'Evangelicals for Marriage Equality' Say Supporters Are Not Compromising Christian Beliefs, Focus Is on Gov't Recognition of Same-Sex Marriages

'Evangelicals for Marriage Equality' spokesman Brandan Robertson recently told The Christian Post that the advocacy group is not compromising its Christian beliefs. [FILE]
'Evangelicals for Marriage Equality' spokesman Brandan Robertson recently told The Christian Post that the advocacy group is not compromising its Christian beliefs. [FILE] | (Photo: Brandan Robertson)

The advocacy group "Evangelicals for Marriage Equality" responded to recent criticism from Christians arguing against the recognition of same-sex marriage by saying supporters of EME are not compromising Christian beliefs and are instead focused specifically on gay unions receiving the same government recognition and rights as traditional married couples do.

"We've been very clear in our Statement of Belief that it's not our intent to water down our faith or compromise our deeply-held Christian beliefs," EME spokesman Brandan Robertson told The Christian Post. "That's why we've focused specifically on government recognition of same-sex relationships — bestowing the same rights (e.g. hospital visitation, funeral preparation) and tax treatments on a committed same-sex relationship as we do on opposite sex relationships."

Asked to respond to an op-ed by Andrew T. Walker, director of Policy Studies for the Ethics and Religious Liberty Commission of the Southern Baptist Convention, in which he wrote that no "real arguments" were made to support same-sex marriages, Robertson said Walker was misinformed.

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Walker's piece includes him stating, "This isn't just about Christianity's teaching on marriage. It's about the definition of marriage for society. It's about whether marriage is malleable, or whether marriage has a fixed social purpose that's been recognized throughout all of human history as something distinct from other relationships. To say that the union of a man and woman is different is not grounded in bigotry or discrimination. It's grounded in the powers of observation that draw rightful distinctions between different sets of relationships."

Robertson disagrees on making distinctions between types of unions and wrote in an email to CP: "Walker misunderstands the goal that Evangelicals for Marriage Equality is working toward."

He added, "Walker rejects the suggestion that he's asking the government to uphold Christian orthodoxy, yet in the next sentence asks the government to 'tell the truth about marriage' — a truth that he pulls directly from our shared religious faith. And for reasons that we state clearly in our statement of belief, a religiously diverse society like ours can't rely on one religion's definition of marriage in establishing who the government recognizes as married.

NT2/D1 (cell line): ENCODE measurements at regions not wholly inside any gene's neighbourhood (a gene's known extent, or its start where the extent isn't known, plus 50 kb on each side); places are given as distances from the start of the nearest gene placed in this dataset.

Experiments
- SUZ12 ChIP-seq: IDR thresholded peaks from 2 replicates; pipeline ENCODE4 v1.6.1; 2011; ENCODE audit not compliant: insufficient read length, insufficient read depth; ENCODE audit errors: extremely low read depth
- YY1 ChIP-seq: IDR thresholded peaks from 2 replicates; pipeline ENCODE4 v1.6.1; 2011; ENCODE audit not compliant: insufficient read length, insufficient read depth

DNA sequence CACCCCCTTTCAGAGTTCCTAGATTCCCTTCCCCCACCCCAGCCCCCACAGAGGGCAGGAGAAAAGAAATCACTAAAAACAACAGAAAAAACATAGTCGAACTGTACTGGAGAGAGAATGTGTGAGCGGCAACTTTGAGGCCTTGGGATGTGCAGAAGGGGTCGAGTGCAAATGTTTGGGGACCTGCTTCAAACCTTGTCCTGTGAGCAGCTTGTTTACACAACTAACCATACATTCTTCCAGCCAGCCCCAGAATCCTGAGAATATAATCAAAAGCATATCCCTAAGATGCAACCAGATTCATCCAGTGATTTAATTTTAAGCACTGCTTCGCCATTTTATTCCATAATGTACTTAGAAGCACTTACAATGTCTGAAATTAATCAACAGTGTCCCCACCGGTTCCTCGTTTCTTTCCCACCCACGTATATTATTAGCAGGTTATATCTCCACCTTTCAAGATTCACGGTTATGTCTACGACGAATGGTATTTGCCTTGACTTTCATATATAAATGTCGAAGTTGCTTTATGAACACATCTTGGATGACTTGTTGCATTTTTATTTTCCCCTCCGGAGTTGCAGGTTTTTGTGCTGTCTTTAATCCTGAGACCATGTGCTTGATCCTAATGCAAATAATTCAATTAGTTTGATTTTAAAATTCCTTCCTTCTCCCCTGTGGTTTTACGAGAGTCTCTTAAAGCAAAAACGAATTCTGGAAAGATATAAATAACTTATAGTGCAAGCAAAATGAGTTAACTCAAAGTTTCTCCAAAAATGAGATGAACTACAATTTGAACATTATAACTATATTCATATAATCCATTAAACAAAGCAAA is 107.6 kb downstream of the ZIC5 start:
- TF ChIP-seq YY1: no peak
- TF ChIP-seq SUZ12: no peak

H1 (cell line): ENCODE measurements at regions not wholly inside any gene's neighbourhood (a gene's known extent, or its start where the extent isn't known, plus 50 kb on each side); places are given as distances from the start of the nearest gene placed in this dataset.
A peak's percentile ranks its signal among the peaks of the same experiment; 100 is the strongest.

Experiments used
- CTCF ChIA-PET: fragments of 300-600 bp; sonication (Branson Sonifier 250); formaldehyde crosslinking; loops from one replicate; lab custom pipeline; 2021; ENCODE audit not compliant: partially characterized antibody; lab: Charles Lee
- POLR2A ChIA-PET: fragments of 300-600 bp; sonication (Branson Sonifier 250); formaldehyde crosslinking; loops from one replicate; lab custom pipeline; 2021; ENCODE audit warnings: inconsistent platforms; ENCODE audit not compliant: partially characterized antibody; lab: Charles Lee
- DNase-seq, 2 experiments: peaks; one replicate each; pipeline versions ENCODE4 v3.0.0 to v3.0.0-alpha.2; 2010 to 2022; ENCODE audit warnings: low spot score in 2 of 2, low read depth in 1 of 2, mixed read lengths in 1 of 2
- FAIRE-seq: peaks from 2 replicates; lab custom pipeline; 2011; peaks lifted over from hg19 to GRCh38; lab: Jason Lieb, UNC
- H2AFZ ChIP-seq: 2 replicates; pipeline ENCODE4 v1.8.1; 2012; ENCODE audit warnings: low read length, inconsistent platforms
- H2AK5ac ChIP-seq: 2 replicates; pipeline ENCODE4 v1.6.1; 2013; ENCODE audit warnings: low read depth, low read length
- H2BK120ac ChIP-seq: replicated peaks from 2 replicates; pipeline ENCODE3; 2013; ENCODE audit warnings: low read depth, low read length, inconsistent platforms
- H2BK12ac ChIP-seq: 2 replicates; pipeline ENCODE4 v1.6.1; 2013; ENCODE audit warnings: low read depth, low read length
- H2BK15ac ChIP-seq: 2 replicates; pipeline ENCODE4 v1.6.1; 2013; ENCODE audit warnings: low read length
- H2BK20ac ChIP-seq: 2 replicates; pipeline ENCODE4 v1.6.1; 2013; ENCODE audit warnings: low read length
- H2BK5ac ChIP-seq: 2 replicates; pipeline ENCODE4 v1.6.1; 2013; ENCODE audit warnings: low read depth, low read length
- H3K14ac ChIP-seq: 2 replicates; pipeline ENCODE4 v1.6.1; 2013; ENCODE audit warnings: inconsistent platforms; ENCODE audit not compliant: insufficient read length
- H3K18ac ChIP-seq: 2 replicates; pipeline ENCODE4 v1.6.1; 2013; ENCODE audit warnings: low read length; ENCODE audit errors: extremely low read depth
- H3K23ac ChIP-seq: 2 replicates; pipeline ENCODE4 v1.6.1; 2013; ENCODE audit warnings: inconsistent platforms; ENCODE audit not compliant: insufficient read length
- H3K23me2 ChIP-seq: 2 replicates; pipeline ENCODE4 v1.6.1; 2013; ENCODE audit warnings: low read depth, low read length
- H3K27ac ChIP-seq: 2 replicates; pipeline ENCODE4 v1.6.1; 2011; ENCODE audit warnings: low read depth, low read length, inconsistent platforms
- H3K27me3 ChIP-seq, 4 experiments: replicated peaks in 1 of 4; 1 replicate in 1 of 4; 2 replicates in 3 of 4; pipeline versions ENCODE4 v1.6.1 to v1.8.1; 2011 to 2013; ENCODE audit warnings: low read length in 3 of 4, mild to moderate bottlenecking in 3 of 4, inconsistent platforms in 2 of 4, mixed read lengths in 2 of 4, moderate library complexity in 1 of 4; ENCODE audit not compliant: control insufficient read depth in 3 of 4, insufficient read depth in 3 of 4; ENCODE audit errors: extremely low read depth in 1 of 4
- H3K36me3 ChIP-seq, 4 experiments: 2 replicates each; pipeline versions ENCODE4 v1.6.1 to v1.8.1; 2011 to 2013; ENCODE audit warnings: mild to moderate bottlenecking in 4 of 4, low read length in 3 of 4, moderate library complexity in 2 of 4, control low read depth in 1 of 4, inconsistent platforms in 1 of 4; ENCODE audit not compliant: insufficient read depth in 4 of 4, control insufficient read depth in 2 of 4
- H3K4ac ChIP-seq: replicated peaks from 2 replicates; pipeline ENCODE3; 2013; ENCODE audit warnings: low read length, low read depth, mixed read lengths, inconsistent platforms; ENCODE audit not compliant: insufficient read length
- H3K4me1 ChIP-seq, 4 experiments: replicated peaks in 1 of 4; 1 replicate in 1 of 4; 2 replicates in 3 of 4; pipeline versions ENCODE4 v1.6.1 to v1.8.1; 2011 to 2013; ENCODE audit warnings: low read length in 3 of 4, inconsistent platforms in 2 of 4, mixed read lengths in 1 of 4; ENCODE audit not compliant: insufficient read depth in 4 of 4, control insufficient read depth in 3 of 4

"Walker does take it a step further, arguing that the man-woman relationship is the 'basic social unit of civilization.' But his argument ignores reasons other than childbearing that a government would choose to recognize marriage. Family stability, for instance — the presence of two parents (of whatever gender) provides a loving and supportive household, either for children of their own or for the thousands of children waiting for a loving, adoptive parent."

Saying it makes "zero sense" to offer a set of benefits and privileges to "some couples but not others," Robertson pointed to hospital visitation rights and funeral planning as benefits "that share no particular gender or orientation distinction."

Reaction to the EME's launch last week heralded by an op-ed in TIME by Robertson, was met with harsh criticism from some Christians, including the opinion piece also published in TIME by Walker.

"I eagerly await the young evangelical that finally convinces me that the Bible and human history are wrong on marriage and that justice requires that both Christianity and society bestow marriage on same-sex relationships," wrote Walker in "An Evangelical Defense of Traditional Marriage."

"I saw a lot of emotion. I saw appeals to injustice and craven caricatures of Christianity, but I didn't see any real arguments," writes Walker. "In 800 words, there's not a coherent argument about the nature of marriage. And that's what this debate Americans are having is about, isn't it? It's about one question: What is marriage?"

When asked by CP why supporters of same-sex marriage have so adamantly taken a "civil rights" argument and approach to supporting same-sex marriage, Robertson answered:

"Our statement of belief doesn't use the 'civil rights' language in its description. Christians will disagree on that point, as they will on many other aspects of this issue. Our belief and our efforts focus specifically on civil marriage equality, where gay couples are afforded all the same rights as a married couple in the eyes of the government."

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